TC TO ALEXANDER CARLYLE; 21 December 1831; DOI: 10.1215/lt-18311221-TC-AC-01; CL 6:74-75.
TC TO ALEXANDER CARLYLE
4. Ampton Street Mecklenburg Sqr / London 21st December 183
My Dear Alick,
Having an opportunity, as Jane is writing to Mrs Richardson1 under a frank, I will steal a minute or two, and send you my greeting. I have received a letter from Jane of Scotsbrig, wherein among other news I hear that you are busy with your Catlinns speculation; actually preparing to break ground there. To it with all might! Whatsoever thy hand findeth to do, see thou do it quickly.2— She told me also that you were all well; which I hope and trust still continues true.
In return I will now tell you (what perhaps you have heard already) that a Letter has come from Jack, and must be a week ago at Scotsbrig. He is in the once Capital of the World, in Rome itself: quite well to appearance; and every way getting on well. Many inquiries he makes about you among others; all which I strove yesterday to answer in the longest and closest Letter my hurry would permit me to write.
For ourselves, I am sorry the accounts are not wholly so pleasant: in this one respect chiefly that my dear little Wife does not seem to take with London; but continues still weakly, tho' not in bed, yet some days (as this) in her room. However, I reckon her now to be getting stouter again; and hope next Letter to tell you that all is well. Nay, at worst, I believe nothing else but a sickly turn could be expected after the toil and uproar she underwent in getting ready for her departure from Scotland.
I myself am in my usual state of health and heart, or in the latter respect rather better than usual. The world's mad whirl does not confuse me; nor its midnight darkness blind me: daily and hourly I say to myself in respect of it: Go thou thy way, and I will go mine.— I have finished a strange Article for the Edinr Review; tho' whether Napier dare print it or not, is still uncertain to me. We shall soon see: I wish he may for several reasons; he shall then have more of the like, and both the world and I may be the better for them.— There is still not the faintest outlook for Teufelsdreck, more especially till the Reform Bill get out of the way: indeed Literature, like all earthly things seems to have got into a state in which it cannot continue; either it must improve, or altogether disappear from the world. Meanwhile, one had need to be wary, for the road is stony enough, dark enough. However, for the present I have quite a choice of work, quite a superabundance: no fewer than I think four new applications have been made me within the last ten days. They are mostly of the Dud sort, it is true; yet the offer made respectfully, the wages tolerable: on the whole, the best outlook one c[an] count on in these circumstances. On the whole, let us fear nothing, so long as we are wise. Do thou [work] diligently, Boy; let me do the like; each in his [way, ho]w disheartening soever: above all let us think ever that God's eye is upon us, to pity, to help us. This is the everlasting Truth; tho' so many forget it and deny it.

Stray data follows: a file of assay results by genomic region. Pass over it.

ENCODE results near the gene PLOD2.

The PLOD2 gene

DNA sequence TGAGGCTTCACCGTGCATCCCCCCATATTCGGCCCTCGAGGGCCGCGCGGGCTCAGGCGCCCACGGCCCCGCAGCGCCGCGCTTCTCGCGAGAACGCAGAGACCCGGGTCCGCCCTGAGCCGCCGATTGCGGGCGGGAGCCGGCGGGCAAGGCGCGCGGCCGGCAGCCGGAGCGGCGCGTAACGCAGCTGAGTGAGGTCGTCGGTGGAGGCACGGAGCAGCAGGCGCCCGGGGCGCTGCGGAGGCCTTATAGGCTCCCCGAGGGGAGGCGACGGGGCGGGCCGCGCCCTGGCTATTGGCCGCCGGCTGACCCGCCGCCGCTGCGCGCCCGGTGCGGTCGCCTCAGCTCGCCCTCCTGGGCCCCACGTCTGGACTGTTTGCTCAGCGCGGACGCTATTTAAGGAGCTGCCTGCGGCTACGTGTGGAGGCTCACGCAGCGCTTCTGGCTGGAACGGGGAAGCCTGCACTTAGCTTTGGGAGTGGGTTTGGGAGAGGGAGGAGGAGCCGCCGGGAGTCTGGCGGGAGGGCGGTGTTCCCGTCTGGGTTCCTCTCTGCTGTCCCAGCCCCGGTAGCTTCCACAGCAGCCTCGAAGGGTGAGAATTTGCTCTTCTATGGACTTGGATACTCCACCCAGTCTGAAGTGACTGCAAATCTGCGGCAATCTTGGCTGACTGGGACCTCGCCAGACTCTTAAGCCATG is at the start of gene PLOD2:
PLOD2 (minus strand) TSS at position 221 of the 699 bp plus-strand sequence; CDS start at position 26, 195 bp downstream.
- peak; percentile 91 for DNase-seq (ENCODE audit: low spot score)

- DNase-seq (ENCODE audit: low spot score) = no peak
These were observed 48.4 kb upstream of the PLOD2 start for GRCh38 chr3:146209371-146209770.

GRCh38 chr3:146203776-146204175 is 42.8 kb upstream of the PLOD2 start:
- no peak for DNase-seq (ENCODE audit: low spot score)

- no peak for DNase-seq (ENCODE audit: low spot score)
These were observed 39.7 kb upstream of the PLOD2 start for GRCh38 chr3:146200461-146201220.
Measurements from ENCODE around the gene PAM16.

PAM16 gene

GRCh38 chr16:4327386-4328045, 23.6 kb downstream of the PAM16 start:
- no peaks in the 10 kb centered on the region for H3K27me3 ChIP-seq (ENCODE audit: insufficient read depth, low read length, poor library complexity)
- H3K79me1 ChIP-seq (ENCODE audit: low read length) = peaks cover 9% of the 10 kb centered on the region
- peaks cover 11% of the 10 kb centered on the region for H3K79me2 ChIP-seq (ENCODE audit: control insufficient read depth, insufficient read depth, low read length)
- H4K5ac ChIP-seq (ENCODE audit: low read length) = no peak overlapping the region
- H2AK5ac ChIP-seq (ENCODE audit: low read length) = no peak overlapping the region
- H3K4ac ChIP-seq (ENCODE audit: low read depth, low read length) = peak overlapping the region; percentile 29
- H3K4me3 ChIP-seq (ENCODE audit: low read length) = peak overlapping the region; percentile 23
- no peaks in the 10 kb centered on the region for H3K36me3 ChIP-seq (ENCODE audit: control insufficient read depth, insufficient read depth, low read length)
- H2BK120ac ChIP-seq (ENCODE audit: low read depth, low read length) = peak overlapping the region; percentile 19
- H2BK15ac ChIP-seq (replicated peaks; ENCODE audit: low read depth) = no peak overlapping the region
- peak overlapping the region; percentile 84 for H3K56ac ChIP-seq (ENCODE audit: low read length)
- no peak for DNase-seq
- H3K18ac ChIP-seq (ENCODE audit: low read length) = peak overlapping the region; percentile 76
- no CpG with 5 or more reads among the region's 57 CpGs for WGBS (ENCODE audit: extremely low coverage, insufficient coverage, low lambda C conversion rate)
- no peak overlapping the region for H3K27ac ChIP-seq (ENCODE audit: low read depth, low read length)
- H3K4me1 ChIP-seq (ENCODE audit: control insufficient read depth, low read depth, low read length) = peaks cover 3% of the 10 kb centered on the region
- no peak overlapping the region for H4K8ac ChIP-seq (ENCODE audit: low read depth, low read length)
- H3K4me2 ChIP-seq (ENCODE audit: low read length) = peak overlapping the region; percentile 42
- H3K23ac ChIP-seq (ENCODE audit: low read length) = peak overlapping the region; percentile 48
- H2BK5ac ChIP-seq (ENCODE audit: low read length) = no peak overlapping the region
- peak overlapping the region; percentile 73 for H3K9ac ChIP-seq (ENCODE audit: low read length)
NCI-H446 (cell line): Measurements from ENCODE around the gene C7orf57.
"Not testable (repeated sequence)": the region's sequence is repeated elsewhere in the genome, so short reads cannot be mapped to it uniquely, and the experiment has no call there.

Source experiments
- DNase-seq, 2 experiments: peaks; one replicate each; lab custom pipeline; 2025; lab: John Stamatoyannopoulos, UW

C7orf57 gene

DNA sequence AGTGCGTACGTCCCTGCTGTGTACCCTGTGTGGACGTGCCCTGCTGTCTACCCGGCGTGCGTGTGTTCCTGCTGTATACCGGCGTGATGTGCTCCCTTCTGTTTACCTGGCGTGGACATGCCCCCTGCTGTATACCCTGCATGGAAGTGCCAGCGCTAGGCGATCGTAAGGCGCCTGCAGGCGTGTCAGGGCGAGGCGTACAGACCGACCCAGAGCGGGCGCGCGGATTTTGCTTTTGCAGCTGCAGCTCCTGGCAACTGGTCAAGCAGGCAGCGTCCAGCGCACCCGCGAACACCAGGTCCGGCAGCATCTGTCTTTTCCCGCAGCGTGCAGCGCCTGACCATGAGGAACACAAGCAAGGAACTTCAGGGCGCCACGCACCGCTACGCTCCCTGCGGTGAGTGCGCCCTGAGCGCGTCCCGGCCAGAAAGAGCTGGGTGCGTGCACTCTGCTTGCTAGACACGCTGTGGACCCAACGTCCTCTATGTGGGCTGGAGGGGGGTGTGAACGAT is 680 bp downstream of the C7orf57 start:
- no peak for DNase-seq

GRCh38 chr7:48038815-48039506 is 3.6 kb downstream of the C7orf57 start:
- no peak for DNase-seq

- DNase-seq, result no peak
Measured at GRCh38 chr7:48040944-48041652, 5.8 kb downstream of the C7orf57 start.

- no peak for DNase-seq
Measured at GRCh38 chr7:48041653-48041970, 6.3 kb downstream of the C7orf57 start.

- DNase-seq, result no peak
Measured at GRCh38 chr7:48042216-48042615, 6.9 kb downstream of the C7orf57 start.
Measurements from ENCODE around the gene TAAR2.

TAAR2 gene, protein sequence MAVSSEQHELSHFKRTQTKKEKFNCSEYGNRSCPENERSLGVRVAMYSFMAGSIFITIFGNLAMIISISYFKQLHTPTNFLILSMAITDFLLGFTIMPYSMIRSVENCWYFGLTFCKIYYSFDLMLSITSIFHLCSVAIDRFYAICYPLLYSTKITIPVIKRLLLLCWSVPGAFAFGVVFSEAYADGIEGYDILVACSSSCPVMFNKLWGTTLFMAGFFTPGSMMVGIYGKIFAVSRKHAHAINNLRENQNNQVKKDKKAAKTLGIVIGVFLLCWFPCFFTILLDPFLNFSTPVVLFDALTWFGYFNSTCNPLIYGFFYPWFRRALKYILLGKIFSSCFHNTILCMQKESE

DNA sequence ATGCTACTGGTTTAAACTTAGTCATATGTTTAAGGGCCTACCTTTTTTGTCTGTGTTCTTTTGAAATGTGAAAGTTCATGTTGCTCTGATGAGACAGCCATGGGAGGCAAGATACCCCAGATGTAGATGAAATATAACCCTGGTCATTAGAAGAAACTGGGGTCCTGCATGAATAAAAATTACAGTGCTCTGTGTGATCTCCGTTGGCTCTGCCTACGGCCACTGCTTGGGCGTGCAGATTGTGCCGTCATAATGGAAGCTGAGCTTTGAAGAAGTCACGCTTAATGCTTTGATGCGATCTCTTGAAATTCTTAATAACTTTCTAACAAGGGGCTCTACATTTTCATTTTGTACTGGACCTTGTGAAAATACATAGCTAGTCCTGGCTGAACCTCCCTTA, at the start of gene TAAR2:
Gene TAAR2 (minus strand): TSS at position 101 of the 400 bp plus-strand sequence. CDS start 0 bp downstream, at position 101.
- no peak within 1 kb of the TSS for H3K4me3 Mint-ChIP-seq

Wull Brown writes me a most confused Letter abou[t] ‘Masterton Ure Esqr’ and ‘East Linbrigford’ and his woes [and] cares: I have actually sent a Note over to Masterton Ure,3 and if I get any answer, will very speedily communicate it to poor Wull. My own idea is that the ‘lease business’ is not yet completed; and that Wull by his eating anxiety has eaten himself into an astonishment at ‘hearing nothing,’—where there was no room for astonishment. Poor fellow!— If you have any opportunity send my kind thanks to Jean for her Letter, which both of us here thought excellent in itself and still more so to us; also tell her that I will not long delay answering it, and her.
My Goody, who lies on the sofa [here] by me, sends her love to you and your household from her Namesake upwards. Take a sheet, and write me soon at large. Take care of yourself and of your goings, and fear nothing on Earth or under it.
Finally I promise that we will smoke a peaceful pipe together again ere long; and that together or apart we shall always love each other. God bless you, Dear Brother!
Ever your Affectionate /
Remember us kindly to my Uncle John,4 if you see him.